Our study provides an insight into urgent symptoms encountered by radiation oncology practitioners during their routine practice. Cancer-related pain remains the most common symptom requiring management. Given the frequency with which pain management is needed among PRT patients, this study highlights the need for radiation oncologists to be well trained in symptom management, particularly as the pain response to RT can often take several days. However, studies suggest that cancer-related pain is not frequently managed by radiation oncologists.9 For example, findings from an Italian study showed that the involvement of radiation oncologists in cancer pain management remains minimal compared with other medical professionals; during the treatment course, only half of the radiation oncologists implemented specific treatment for breakthrough pain.10 A nationwide survey in the United States implicated a number of barriers to adequate pain management, including poor assessment by the physician, reluctance in prescribing opioid analgesics, perceived excessive regulation, and patient reluctance to report pain.11 Notably, in a survey of the Radiation Therapy Oncology Group study physicians, 83% believed cancer patients with pain were undermedicated, and 40% reported that pain relief in their own practice setting was suboptimal. Furthermore, in the treatment plan, adjuvants and prophylactic side effect management were frequently not used properly.12 Education of radiation oncologists in pain assessment and management is key to overcome these barriers and to ensure adequate pain management and quality of life for patients in radiation oncology.
The next most common reason for which patients presented for palliative radiation oncology consultation was for central nervous system (CNS) metastatic disease, including brain metastases and spinal cord compression. Correspondingly, the next most common issue requiring management was neurologic symptoms. Management of CNS disease is becoming increasingly complex, and it benefits from multidisciplinary evaluation to guide optimal and personalized care for each patient, including medical oncology, radiation oncology, neurosurgery and/or orthopedic spine surgery, and palliative medicine. Treatment options include supportive care or corticosteroids alone, surgical resection, whole-brain RT, and/or radiosurgery or stereotactic RT alone. These treatment options are considered on the basis of global patient factors, such as prognosis, together with metastatic-site–specific factors, such as site-related symptoms and the number of metastatic diseases or the burden of the disease.13 For example, the use of the diagnosis-specific Graded Prognostic Assessment index to predict life expectancy can help tailor management of brain metastases based on performance status, age, number of brain metastases, extracranial metastases, and cancer type. Highlighting the complexity of this common PRT presentation, Tsao and colleagues showed that there was a lack of uniform agreement among radiation oncologists for common management issues in patients with brain metastatic disease.14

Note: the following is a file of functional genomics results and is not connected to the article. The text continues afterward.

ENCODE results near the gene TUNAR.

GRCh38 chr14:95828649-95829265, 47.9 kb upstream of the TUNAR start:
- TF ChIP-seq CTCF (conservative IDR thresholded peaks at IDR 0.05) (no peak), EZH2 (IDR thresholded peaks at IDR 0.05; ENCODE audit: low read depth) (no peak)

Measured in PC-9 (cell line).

For metastatic spinal cord or cauda equina compression and the associated neurologic symptoms, initiation of immediate corticosteroids and implementation of local therapy within 24 hours of presentation is paramount,15 highlighting the need for rapid, comprehensive care decision-making for these patients. Treatment options that must be weighed include the potential benefit of upfront decompressive surgery, as supported by a randomized controlled trial by Patchell and colleagues16 for patients who are surgical candidates with true cord or cauda compression and have at least 1 neurologic symptom, a prognosis of ≥3 months, paraplegia of no longer than 48 hours, and no previous RT to the site or brain metastases. Compared with the RT alone, patients receiving surgery before RT had improved ambulatory status and overall survival. Hence, neurosurgical or orthopedic consultation should be standard in the evaluation of metastatic spinal cord or cauda equina compression patients. However, patients frequently do not meet these criteria, and corticosteroids and RT alone are considered. In addition to playing a role in surgical decision-making, prognosis also has a key role in decision-making about the RT fractionation. Short-course RT (8 Gy × 1) is as effectual as longer-course regimens (3 Gy × 10) in terms of motor function.17,18 However, more dose-intense or longer-course regimens, such as 3 Gy × 10, have been shown to have more durability beyond about 6 months and are therefore considered for intermediate to good prognosis.18 The common urgent presentation of CNS metastatic disease to radiation oncology clinics together with the complexity of management and urgency of care decision-making point to the need for dedicated structures of care for these patients in radiation oncology settings. For example, dedicated PRT programs, such as the Rapid Response Radiotherapy Program in Toronto and the Supportive and Palliative Radiation Oncology service in Boston, have demonstrated improved quality of care for patients being urgently evaluated for PRT.19